Page 99 of my dissertation introduces the term “Swedish conditions” (Svenske tilstander), a concept circulating in the Norwegian media during my fieldwork in the capital city of Oslo. It refers to a situation where liberal immigration policies lead to dangerous urban neighborhoods with high crime rates, which is an image that some Norwegians have of neighboring Sweden. Although the term had originally been popularized by far-right politicians, it has since been taken up by people with a wide range of political beliefs, and I found that even for many of those who criticized the term, it was more often a question of whether “Swedish conditions” existed in Oslo than whether the term accurately described Sweden.
“Swedish conditions” is just one of many examples throughout the dissertation of how people in Oslo take part in a wide range of situated, perspectival scale-making practices to understand “global threats” to the traditional Norwegian welfare state and to imagine alternatives. I use the example of “Swedish conditions” to argue that a simple citizen/foreigner or host/guest dichotomy does not adequately describe situations of contemporary migration, particularly in Europe. Instead, what even counts as “foreign” or “outsider” is highly dependent on perspective, and understandings of Norwegian national identity include a distinction from a variety of interconnected yet different kinds of “foreignness.” Here, the Norwegian media sees people of non-European, primarily Muslim background, through an imagined Swedish lens.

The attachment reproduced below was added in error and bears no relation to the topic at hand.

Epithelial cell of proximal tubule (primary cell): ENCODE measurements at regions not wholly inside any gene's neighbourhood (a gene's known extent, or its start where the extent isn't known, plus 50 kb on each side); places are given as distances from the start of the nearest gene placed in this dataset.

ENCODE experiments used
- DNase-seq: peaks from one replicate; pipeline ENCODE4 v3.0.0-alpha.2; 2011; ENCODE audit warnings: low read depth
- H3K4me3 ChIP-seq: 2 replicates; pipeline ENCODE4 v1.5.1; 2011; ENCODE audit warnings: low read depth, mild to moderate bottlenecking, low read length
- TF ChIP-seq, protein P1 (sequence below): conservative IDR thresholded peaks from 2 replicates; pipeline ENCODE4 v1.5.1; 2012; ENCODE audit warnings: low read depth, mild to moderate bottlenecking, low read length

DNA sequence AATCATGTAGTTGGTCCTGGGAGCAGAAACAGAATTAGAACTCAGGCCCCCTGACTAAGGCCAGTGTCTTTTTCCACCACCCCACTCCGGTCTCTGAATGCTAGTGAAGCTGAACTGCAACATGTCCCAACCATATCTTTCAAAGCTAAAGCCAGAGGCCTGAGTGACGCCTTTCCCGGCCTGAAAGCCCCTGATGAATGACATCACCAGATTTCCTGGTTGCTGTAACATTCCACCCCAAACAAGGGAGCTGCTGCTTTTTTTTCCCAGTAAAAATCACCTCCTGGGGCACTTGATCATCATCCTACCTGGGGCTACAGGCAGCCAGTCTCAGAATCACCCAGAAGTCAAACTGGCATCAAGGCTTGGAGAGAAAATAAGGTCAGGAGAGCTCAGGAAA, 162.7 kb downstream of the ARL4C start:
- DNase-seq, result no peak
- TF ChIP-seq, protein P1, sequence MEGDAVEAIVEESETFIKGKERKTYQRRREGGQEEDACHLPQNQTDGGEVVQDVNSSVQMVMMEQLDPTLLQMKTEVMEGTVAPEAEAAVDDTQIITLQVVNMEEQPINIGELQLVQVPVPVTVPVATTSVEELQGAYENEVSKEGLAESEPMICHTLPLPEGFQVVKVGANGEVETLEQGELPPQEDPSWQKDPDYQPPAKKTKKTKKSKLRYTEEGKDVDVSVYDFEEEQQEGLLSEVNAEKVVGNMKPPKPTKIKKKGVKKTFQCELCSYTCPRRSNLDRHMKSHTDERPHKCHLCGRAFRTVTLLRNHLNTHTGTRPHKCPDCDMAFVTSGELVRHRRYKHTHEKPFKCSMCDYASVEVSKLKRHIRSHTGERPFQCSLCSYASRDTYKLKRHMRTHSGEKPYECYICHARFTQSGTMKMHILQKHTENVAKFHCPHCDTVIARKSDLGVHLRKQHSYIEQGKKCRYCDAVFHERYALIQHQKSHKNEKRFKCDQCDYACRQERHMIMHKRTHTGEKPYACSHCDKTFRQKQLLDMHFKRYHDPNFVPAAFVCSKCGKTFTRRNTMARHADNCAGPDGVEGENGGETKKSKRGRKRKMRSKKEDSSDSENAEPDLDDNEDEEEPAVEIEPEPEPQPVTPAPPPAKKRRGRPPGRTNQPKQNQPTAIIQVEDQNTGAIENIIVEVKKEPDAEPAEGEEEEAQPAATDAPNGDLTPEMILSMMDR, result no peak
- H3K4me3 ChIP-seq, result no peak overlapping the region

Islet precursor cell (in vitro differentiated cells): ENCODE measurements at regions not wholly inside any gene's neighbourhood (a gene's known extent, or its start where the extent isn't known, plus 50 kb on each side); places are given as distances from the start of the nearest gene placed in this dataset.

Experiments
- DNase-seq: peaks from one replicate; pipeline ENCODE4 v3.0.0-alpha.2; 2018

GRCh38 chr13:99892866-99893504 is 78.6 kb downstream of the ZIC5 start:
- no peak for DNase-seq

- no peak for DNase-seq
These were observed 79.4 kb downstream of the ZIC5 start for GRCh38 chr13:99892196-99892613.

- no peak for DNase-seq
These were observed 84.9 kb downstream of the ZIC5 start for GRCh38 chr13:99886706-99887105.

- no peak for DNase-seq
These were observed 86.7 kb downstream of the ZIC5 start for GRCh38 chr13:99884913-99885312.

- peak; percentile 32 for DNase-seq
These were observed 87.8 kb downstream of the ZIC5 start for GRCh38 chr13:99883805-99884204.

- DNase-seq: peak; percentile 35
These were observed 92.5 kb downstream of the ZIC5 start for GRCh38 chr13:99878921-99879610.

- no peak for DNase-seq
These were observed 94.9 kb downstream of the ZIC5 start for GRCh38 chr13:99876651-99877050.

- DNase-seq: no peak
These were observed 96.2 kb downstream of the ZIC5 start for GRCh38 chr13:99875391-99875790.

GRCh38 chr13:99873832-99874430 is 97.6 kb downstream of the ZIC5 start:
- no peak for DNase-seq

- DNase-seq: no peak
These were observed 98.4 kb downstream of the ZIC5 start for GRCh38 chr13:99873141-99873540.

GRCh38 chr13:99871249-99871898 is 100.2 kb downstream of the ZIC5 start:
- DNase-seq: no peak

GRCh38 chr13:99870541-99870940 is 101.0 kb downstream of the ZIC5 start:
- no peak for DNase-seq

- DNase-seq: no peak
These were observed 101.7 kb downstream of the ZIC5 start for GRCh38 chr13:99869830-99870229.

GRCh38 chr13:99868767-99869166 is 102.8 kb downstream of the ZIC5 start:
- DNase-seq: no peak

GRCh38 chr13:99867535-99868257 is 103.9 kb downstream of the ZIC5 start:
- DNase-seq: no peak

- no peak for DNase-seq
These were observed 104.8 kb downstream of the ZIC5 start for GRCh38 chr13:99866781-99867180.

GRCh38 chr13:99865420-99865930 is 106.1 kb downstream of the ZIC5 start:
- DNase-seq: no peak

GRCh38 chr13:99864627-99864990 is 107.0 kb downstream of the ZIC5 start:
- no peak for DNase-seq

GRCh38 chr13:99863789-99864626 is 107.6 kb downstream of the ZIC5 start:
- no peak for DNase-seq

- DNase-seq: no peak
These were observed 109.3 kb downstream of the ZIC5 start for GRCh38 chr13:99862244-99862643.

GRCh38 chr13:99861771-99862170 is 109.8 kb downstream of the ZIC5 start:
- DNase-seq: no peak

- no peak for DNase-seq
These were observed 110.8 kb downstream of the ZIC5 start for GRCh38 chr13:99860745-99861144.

I would not say that page 99 is representative of my dissertation as a whole. Discourses of “Swedish conditions” were instead something my interlocutors were working against, as they worked to reimagine the Norwegian welfare model as both more inclusive of an increasingly ethnically, religiously, and socioeconomically diverse citizenry, and as something that could be sustained economically without a reliance on oil production. The dissertation traces how, through their linguistic practices, seemingly opposed social actors perform a kind of similarity and coherence, valued in Norwegian understandings of egalitarian democracy, that can give them and their perspectives authority. In these attempts to achieve coherence, ways of listening become more important than ways of speaking to how my interlocutors create identities and envision a democratic future.
Janet Connor. 2021. “Making Welfare ‘Sustainable’: The Language, Politics, and Ethics of Scale-Making in a Norwegian Neighborhood.” University of Chicago Phd.